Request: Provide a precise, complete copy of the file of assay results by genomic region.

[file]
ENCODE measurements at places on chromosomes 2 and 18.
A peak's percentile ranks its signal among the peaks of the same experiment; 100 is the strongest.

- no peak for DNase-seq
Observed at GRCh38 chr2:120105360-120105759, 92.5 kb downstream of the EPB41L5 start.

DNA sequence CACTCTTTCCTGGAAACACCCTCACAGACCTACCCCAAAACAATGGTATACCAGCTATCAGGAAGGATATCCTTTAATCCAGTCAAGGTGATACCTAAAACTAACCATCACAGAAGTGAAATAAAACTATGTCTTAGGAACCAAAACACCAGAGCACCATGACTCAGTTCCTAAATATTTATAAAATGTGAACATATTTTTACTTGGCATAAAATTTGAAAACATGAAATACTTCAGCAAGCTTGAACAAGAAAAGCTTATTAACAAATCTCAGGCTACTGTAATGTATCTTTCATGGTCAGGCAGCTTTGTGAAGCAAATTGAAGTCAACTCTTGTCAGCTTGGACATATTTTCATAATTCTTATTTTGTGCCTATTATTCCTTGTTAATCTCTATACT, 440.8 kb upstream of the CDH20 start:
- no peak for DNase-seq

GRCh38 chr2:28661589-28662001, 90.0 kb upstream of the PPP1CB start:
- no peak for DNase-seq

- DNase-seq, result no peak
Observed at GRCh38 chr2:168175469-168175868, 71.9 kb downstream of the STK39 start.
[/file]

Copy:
ENCODE measurements at places on chromosomes 2 and 18.
A peak's percentile ranks its signal among the peaks of the same experiment; 100 is the strongest.

- no peak for DNase-seq
Observed at GRCh38 chr2:120105360-120105759, 92.5 kb downstream of the EPB41L5 start.

DNA sequence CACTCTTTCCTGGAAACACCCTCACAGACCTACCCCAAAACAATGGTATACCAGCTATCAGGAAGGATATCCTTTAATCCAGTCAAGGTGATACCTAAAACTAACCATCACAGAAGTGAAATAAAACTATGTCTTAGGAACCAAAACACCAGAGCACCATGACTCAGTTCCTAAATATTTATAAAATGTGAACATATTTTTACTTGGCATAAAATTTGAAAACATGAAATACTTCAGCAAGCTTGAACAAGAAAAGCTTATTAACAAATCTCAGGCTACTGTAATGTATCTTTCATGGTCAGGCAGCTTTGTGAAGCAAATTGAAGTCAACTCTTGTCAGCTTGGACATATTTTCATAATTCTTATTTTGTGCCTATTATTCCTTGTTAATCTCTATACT, 440.8 kb upstream of the CDH20 start:
- no peak for DNase-seq

GRCh38 chr2:28661589-28662001, 90.0 kb upstream of the PPP1CB start:
- no peak for DNase-seq

- DNase-seq, result no peak
Observed at GRCh38 chr2:168175469-168175868, 71.9 kb downstream of the STK39 start.